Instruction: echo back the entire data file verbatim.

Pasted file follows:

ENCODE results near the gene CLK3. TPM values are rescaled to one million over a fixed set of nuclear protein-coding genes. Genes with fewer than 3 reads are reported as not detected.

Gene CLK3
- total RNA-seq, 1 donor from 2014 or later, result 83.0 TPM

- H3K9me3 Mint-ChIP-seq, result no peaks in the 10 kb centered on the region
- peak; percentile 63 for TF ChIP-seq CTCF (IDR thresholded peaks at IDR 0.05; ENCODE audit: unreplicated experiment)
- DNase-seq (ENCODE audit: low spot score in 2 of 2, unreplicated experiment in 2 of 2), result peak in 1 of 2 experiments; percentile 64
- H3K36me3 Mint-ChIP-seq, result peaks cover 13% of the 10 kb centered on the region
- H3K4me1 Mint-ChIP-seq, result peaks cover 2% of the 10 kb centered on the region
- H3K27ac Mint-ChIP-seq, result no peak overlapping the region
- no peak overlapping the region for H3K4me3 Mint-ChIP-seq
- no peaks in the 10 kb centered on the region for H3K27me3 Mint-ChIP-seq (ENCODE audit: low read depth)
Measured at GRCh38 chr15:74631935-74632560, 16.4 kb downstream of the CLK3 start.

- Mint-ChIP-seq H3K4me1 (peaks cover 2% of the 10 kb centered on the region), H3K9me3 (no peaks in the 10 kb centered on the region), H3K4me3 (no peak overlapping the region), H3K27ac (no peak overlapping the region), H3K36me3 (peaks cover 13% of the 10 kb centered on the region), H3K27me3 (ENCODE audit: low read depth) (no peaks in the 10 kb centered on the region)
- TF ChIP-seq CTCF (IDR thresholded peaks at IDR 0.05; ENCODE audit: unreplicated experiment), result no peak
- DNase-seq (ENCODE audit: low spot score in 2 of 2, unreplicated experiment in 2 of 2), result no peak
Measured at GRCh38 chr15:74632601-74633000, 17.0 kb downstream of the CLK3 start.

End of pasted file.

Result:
ENCODE results near the gene CLK3. TPM values are rescaled to one million over a fixed set of nuclear protein-coding genes. Genes with fewer than 3 reads are reported as not detected.

Gene CLK3
- total RNA-seq, 1 donor from 2014 or later, result 83.0 TPM

- H3K9me3 Mint-ChIP-seq, result no peaks in the 10 kb centered on the region
- peak; percentile 63 for TF ChIP-seq CTCF (IDR thresholded peaks at IDR 0.05; ENCODE audit: unreplicated experiment)
- DNase-seq (ENCODE audit: low spot score in 2 of 2, unreplicated experiment in 2 of 2), result peak in 1 of 2 experiments; percentile 64
- H3K36me3 Mint-ChIP-seq, result peaks cover 13% of the 10 kb centered on the region
- H3K4me1 Mint-ChIP-seq, result peaks cover 2% of the 10 kb centered on the region
- H3K27ac Mint-ChIP-seq, result no peak overlapping the region
- no peak overlapping the region for H3K4me3 Mint-ChIP-seq
- no peaks in the 10 kb centered on the region for H3K27me3 Mint-ChIP-seq (ENCODE audit: low read depth)
Measured at GRCh38 chr15:74631935-74632560, 16.4 kb downstream of the CLK3 start.

- Mint-ChIP-seq H3K4me1 (peaks cover 2% of the 10 kb centered on the region), H3K9me3 (no peaks in the 10 kb centered on the region), H3K4me3 (no peak overlapping the region), H3K27ac (no peak overlapping the region), H3K36me3 (peaks cover 13% of the 10 kb centered on the region), H3K27me3 (ENCODE audit: low read depth) (no peaks in the 10 kb centered on the region)
- TF ChIP-seq CTCF (IDR thresholded peaks at IDR 0.05; ENCODE audit: unreplicated experiment), result no peak
- DNase-seq (ENCODE audit: low spot score in 2 of 2, unreplicated experiment in 2 of 2), result no peak
Measured at GRCh38 chr15:74632601-74633000, 17.0 kb downstream of the CLK3 start.